Hollywood Pledges Allegiance to the Dollar
Pat Elder | Counter-Recruit Press | November 2018
In July, 2015 the U.S. Army Chief of Public Affairs responded to a Freedom of Information Act (FOIA) request by releasing a massive 1,400-page list of movies and television shows his office had reviewed and influenced from 2010 to 2015.1 The list provides insight into the murky world of military censorship and sheds light on productions the Pentagon deems helpful to the recruiting effort.
The FOIA request was initiated by Tom Secker, a British-based writer who specializes in security services. The Army’s report may be found on Secker’s website, spyculture.org. Within a few weeks of Secker’s receipt of the data, just a handful of websites had reported on the significant release, including Billboard, Alternet, Salon, Techdirt, and Center for Research and Globalization. No mainstream American newspapers or TV outlets picked up the intriguing story.
The Department of Defense has several offices dedicated to providing “assistance” for a wide variety of entertainment genres. Producers of every stripe who desire military assistance in the production of “feature motion pictures, television shows, documentaries, music videos, commercial advertisements, CD-ROM games, and other audiovisual programs” are directed to contact the military service being portrayed. The Army, Air Force, Navy, and Marines operate liaison offices from four adjacent offices located on Wilshire Blvd in Los Angeles.2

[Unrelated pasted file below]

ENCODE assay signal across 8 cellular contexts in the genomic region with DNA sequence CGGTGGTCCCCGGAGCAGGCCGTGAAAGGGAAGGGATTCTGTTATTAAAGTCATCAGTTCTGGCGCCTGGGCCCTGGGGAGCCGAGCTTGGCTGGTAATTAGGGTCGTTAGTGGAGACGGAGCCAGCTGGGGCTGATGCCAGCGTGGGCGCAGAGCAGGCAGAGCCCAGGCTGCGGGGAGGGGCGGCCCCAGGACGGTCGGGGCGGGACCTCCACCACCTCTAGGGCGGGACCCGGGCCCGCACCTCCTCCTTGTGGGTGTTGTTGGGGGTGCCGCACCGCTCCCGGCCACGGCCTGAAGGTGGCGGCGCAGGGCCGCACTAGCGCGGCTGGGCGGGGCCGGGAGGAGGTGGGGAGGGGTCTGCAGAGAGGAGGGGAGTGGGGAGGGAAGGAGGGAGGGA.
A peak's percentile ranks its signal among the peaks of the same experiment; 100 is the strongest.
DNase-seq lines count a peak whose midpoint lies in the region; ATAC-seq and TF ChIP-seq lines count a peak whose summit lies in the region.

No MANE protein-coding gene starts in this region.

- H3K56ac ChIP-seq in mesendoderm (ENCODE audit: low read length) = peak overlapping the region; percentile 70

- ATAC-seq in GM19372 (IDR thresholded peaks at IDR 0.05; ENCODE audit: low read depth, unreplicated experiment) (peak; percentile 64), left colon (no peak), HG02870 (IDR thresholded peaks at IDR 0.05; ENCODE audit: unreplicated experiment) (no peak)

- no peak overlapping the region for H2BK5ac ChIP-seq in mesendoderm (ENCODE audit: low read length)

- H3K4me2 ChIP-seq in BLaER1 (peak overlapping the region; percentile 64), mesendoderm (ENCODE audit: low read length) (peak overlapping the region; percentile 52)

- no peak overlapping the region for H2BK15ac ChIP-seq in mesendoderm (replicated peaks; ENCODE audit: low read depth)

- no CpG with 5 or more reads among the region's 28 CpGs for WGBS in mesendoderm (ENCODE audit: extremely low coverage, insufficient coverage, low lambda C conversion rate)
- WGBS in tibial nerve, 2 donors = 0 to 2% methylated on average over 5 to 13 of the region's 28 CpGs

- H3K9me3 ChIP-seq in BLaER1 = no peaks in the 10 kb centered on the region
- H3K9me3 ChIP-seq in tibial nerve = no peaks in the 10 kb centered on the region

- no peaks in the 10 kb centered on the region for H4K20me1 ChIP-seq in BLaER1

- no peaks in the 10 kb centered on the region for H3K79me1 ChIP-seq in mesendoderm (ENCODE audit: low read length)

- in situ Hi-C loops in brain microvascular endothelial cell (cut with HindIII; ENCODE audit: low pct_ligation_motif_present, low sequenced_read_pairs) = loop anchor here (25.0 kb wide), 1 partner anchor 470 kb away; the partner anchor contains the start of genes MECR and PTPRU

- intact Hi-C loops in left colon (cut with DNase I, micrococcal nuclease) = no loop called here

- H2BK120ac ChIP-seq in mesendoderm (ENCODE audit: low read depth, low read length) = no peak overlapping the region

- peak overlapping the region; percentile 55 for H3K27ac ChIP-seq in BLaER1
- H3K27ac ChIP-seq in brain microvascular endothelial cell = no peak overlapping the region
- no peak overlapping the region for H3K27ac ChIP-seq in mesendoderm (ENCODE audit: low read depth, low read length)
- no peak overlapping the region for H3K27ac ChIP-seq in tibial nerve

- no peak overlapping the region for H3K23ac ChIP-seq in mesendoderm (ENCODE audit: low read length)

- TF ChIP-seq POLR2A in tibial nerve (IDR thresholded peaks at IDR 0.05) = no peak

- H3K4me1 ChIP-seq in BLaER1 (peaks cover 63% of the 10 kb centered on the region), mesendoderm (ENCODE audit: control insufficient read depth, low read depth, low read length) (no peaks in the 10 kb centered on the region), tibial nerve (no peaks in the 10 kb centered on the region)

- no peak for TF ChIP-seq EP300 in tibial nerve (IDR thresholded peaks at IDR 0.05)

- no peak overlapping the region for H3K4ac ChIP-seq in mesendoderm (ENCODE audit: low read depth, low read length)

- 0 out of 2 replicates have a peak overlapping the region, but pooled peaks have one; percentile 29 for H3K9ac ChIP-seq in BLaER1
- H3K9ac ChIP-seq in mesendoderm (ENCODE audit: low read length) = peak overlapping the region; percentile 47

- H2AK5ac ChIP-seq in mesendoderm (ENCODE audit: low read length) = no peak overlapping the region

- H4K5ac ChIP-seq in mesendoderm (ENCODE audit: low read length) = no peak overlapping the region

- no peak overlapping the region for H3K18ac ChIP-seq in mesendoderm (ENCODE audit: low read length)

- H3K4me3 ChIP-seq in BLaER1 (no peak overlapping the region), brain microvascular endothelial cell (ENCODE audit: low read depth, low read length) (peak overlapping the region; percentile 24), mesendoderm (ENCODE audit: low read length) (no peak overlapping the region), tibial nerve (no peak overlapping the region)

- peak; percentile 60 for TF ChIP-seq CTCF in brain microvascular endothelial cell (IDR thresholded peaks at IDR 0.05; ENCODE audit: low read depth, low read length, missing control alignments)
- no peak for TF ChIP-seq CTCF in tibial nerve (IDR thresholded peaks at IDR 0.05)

Aside from fighting current wars and planning for new ones, the Pentagon spends a lot of time and energy viewing film. Recruiting-age youth increasingly rely on movies, television, YouTube and other video sources to inform and shape their world view. Some 45% of 17-year-olds say they read for pleasure no more than one to two times a year if that often. The recruiting-age population watches video.3
The Pentagon recognizes that film and television deeply influence youth, and all of American society, so military minders regularly edit the scripts for thousands of productions, including “American Idol,” “The X-Factor,” “Masterchef,” “Cupcake Wars,” numerous Oprah Winfrey shows, “Ice Road Truckers,” “Battlefield Priests,” “America’s Got Talent,” “Hawaii Five-O,” lots of BBC, History Channel and National Geographic documentaries, “War Dogs,” “Big Kitchens”— the list goes on and on. Alongside these shows are blockbuster movies like Godzilla, Transformers, and Superman: Man of Steel.4
As unlikely as it sounds, the Air Force has worked with the producers of “Jeopardy,” “The Queen Latifah Show,” “The Wheel of Fortune,” and “The Tonight Show with Jay Leno.” When members of the Air Force appear on television, military minders review scripts before airing. The Army’s Office of the Chief of Public Affairs in Los Angeles (OCPA-LA) rates the productions. Although we’re familiar with films carrying ratings like G, PG, PG-13, R, or NC-17 from the Motion Picture Association of America, the Army also gives them ratings. They include:
- Supports Building Resiliency,
- Supports Restoring Balance,
- Supports Maintaining Our Combat Edge,
- Supports Adapting Our Institutions,
- Supports Modernizing Our Force.5
The Army does not assign negative ratings; instead, it summarily rejects films that it doesn’t like. Rejection by OCPA deprives filmmakers of access to military bases, ships, training, maneuvers, etc. Rejection forces filmmakers wanting to tell a story involving the military to potentially spend additional millions in production costs, effectively eliminating low-budget filmmakers not content with toeing the line.